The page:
When a congregation is fairly stable and the members become comfortable working together it isn’t unusual for them to forget what it is like for the visitor or newcomer in their midst. This can be especially true of the church leadership, who are the ultimate “insiders” in the fellowship.
Everyone on the leadership team speaks the same language, one formed through shared history, experience and goals. By the time one assumes a leadership position in a church or ministry, even a women’s ministry, one has usually moved beyond any feelings of insecurity or alienation they may have felt when first joining the membership.
For many years, as the pastor’s family, my sons and I were “instant insiders” in a sense. We didn’t have to struggle to find our place in the church family and had quite a lot of influence on decisions made within the fellowship. On the other hand, we were not just “trying on” the church to see if we liked it. We were committed for the long haul and were motivated to find ways we might adapt and thrive in each new environment. For us, deciding to attend a different church in the community was not an option.
We now find ourselves in the unfamiliar position of trying to find a new church home where my grown sons can feel comfortable and thrive as they worship and serve God. We are no longer the family in the parsonage, but “church-shoppers” seeking a congenial church home.
What a difference a change of perspective can make.
The fellowship we visited this morning was open, friendly, Bible-based and appeared to be sincerely servant-hearted. There were traditions and songs that were new to us, as one would expect, but I enjoyed it, overall, and left the sanctuary thinking that we may have found our new family.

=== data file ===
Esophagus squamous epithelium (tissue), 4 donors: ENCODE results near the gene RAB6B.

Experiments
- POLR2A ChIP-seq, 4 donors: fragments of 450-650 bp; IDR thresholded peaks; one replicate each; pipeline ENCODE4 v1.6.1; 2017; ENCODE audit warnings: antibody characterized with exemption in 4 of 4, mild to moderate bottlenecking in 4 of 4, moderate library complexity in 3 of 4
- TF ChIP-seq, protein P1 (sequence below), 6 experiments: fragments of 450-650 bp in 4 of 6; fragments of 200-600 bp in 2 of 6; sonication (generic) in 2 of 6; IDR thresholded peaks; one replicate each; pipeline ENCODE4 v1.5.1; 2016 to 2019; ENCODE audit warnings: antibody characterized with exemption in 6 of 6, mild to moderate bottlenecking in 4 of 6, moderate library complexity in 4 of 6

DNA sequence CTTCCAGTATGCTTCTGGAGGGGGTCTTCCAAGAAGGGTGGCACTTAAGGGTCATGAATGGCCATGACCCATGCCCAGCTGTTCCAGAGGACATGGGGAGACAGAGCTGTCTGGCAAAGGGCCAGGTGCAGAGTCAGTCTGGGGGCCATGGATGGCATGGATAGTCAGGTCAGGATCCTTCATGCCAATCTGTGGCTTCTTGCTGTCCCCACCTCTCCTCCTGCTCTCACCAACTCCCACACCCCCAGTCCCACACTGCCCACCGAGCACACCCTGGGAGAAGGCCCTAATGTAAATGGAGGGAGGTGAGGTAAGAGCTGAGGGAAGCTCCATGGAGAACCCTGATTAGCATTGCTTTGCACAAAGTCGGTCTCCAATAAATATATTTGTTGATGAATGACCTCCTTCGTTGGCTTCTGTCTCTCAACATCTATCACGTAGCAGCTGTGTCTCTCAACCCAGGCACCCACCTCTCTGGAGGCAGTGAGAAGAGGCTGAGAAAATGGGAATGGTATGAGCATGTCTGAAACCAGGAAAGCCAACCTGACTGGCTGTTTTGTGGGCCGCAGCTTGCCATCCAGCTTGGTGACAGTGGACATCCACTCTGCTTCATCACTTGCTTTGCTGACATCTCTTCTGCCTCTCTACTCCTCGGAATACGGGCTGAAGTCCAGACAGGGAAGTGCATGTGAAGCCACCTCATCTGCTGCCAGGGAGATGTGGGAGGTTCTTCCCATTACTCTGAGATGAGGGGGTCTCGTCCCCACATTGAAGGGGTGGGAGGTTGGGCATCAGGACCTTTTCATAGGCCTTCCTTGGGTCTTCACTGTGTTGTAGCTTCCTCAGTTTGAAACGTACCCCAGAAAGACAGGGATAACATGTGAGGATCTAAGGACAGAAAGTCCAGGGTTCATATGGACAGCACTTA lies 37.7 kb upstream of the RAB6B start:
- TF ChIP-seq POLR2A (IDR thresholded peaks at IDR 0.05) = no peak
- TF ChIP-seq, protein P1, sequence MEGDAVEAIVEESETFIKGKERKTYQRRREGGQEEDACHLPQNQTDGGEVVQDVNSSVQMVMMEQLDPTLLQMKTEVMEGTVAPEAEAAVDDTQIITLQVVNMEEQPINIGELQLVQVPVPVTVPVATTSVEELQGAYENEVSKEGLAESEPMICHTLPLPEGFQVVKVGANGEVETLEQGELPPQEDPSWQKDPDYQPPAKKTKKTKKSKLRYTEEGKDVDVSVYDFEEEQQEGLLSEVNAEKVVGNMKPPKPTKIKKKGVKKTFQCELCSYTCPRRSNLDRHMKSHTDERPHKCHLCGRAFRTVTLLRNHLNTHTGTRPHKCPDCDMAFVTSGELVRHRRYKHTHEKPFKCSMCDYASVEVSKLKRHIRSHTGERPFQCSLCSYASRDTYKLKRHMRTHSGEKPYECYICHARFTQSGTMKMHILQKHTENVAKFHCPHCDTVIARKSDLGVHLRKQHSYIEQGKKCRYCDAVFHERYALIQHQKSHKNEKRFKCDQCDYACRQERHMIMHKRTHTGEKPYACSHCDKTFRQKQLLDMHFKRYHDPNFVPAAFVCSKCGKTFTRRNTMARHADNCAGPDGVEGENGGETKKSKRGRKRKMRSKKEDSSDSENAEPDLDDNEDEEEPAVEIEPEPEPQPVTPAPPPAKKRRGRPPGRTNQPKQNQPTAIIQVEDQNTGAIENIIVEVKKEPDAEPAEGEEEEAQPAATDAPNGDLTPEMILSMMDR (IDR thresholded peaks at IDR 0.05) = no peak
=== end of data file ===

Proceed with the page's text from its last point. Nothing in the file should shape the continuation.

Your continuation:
In the car on the way home I discovered that my sons and I had very different impressions of the morning. While there were the usual discussions of just how long a sermon is too long, and why there couldn’t be even one familiar song, I was surprised to hear how very uncomfortable one us had been with what I call the assumption of intimacy. In many ways this church family behaved like one big happy family. They had instantly adopted us, in effect.
At one point the pastor asked the congregation to break up into prayer circles to pray for the concerns that had been expressed. This was obviously a familiar practice for this church and, although we didn’t know many of the people there, one I was comfortable following. I was unprepared for how threatening this was to one of my sons. When I discovered his feelings I excused us from accepting the invitation to join a circle, explaining that we were new and it would be a bit uncomfortable for us. We sat quietly praying as a family and I put it out of my mind. This one episode set the tone of the morning for my son, though, and he is adamant about this particular church not being for him. So our search continues.